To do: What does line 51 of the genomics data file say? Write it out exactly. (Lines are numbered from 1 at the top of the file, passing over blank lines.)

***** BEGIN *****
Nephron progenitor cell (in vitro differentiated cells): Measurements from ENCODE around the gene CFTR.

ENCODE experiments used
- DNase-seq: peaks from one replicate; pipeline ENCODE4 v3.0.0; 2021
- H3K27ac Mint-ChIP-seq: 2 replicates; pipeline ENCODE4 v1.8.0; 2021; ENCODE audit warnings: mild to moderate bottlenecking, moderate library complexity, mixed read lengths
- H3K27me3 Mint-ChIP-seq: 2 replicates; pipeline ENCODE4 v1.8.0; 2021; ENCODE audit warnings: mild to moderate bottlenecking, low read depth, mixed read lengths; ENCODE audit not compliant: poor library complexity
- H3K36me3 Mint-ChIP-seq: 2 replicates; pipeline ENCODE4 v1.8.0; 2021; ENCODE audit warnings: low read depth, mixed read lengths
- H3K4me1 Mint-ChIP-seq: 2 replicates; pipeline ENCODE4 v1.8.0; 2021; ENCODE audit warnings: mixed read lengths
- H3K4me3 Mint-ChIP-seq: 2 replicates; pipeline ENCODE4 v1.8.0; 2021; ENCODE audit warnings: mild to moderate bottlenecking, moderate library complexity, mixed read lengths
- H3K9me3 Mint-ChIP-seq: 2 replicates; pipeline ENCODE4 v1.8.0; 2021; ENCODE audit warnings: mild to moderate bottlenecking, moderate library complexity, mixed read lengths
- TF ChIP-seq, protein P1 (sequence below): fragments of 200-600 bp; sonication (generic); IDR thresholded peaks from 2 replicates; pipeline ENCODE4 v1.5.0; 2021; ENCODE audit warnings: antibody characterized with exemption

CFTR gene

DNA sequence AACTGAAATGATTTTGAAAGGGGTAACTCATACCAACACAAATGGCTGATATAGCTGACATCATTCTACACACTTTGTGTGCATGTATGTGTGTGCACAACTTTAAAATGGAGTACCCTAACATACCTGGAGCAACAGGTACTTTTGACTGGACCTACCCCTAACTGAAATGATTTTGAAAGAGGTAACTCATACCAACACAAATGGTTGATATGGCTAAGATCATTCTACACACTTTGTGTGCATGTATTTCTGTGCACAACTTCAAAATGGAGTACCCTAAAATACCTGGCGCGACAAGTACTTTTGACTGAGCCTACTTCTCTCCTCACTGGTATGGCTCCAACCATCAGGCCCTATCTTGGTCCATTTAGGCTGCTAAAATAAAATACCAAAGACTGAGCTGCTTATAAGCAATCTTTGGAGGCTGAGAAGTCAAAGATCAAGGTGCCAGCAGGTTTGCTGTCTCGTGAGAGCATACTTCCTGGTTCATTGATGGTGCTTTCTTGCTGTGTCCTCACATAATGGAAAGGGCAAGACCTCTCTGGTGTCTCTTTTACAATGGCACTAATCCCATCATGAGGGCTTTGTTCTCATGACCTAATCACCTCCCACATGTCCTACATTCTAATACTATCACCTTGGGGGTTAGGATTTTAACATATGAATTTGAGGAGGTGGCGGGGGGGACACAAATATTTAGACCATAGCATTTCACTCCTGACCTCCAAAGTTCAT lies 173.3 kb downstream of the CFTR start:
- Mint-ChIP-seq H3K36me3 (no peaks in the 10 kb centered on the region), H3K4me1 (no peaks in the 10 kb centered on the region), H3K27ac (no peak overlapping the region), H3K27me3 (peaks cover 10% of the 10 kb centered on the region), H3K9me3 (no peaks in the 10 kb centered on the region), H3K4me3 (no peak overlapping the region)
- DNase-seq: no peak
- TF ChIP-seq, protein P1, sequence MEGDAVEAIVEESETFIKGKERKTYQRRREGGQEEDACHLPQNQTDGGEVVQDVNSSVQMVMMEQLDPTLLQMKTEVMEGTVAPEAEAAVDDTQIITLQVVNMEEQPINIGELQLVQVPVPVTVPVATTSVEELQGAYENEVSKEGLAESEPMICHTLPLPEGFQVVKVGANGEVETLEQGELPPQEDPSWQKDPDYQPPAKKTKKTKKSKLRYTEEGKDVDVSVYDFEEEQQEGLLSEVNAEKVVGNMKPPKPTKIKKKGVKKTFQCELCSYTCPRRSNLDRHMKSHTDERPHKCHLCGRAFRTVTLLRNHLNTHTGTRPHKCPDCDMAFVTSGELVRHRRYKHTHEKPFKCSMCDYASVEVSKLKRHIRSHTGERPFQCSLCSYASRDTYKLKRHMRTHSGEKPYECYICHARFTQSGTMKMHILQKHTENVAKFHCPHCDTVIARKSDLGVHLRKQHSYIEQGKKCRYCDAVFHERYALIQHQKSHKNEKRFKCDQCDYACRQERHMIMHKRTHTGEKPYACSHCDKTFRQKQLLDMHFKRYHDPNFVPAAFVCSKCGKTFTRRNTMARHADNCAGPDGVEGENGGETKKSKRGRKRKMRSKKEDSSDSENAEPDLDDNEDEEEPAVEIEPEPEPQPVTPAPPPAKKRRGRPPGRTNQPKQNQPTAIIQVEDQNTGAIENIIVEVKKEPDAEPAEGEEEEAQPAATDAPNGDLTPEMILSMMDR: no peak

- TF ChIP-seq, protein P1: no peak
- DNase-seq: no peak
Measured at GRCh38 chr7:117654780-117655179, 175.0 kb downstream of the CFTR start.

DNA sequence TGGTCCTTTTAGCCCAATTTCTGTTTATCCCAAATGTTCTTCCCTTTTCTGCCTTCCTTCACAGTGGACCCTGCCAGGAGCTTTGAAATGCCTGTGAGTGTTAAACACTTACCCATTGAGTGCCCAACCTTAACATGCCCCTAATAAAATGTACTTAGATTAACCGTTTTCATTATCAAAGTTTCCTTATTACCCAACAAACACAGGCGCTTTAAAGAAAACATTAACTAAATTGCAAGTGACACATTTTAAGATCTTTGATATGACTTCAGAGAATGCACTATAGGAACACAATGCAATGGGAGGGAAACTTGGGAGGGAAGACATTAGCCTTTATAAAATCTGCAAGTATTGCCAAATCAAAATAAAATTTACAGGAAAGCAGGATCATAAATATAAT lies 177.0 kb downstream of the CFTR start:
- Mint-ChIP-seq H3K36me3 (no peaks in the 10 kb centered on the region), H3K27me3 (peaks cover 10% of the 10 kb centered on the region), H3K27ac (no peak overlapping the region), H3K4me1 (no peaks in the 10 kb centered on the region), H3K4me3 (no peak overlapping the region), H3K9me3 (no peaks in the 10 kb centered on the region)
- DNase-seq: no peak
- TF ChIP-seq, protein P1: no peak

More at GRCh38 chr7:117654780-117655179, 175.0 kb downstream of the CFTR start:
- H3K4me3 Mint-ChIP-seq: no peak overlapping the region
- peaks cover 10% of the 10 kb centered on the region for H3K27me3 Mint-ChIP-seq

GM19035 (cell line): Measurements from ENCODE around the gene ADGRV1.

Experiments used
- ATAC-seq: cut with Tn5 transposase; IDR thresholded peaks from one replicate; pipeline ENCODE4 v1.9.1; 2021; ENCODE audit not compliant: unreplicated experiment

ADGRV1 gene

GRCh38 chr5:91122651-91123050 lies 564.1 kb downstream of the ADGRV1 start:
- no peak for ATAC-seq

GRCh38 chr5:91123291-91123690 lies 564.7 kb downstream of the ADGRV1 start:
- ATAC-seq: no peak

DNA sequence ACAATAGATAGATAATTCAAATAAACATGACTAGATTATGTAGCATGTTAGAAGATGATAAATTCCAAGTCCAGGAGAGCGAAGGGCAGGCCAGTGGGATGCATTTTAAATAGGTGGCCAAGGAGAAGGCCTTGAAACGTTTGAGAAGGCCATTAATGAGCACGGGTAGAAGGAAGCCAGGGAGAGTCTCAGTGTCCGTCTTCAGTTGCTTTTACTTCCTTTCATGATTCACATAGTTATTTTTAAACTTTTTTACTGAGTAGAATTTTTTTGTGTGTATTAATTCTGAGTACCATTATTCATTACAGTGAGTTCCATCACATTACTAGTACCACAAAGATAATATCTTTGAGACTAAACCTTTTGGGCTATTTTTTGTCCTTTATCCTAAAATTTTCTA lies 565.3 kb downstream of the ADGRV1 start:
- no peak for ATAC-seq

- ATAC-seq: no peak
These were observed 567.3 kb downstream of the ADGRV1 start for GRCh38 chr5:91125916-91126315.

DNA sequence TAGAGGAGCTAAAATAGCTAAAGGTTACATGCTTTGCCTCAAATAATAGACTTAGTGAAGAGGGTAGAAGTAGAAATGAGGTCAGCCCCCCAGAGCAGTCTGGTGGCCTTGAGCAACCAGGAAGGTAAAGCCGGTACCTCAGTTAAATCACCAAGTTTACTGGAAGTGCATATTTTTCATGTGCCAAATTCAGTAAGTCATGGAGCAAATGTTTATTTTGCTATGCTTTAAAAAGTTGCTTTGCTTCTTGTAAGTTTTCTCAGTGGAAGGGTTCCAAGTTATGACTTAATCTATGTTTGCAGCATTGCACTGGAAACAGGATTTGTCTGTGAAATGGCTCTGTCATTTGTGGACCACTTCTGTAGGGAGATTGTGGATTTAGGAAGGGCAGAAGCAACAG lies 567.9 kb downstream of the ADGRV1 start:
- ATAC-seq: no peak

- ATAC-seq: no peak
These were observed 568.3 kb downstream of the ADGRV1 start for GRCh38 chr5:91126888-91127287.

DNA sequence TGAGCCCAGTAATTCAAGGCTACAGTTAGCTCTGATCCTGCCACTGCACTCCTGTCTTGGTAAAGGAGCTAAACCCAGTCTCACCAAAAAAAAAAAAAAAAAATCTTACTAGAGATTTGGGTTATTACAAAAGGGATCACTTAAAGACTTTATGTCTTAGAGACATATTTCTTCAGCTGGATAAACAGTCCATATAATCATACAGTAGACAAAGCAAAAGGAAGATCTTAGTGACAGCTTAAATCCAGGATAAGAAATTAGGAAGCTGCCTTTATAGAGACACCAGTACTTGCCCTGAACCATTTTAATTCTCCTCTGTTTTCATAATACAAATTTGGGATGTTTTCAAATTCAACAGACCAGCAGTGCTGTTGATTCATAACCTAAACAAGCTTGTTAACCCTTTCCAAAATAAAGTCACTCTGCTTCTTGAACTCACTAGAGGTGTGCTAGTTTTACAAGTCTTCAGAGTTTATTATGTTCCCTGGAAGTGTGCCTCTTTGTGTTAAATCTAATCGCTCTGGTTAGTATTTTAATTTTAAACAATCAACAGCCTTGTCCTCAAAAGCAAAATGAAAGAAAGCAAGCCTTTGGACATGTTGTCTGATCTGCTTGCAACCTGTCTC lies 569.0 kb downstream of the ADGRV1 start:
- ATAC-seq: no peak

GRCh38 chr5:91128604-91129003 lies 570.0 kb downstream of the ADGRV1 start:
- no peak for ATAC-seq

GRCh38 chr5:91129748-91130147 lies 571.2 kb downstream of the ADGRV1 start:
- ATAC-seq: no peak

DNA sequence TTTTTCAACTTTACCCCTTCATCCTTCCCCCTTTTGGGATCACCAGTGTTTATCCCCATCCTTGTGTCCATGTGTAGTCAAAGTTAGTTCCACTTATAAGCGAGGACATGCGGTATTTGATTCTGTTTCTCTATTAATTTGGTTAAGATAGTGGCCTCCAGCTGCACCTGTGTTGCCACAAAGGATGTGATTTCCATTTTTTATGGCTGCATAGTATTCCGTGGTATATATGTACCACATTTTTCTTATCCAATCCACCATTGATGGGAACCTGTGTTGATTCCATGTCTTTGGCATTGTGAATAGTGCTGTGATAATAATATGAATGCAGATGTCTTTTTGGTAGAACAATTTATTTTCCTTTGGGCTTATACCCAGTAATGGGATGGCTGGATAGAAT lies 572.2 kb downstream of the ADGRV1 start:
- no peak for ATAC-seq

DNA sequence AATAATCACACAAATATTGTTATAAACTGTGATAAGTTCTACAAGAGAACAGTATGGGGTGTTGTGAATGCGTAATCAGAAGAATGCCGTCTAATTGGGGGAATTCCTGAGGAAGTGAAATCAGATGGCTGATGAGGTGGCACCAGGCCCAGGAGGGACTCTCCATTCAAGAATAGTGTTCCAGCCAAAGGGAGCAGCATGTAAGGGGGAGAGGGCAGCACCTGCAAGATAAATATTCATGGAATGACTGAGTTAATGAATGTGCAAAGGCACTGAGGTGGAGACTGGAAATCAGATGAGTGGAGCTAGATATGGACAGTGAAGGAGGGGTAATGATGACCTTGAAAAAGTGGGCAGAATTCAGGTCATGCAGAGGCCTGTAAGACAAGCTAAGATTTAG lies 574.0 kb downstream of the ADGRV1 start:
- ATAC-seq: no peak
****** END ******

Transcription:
- ATAC-seq: no peak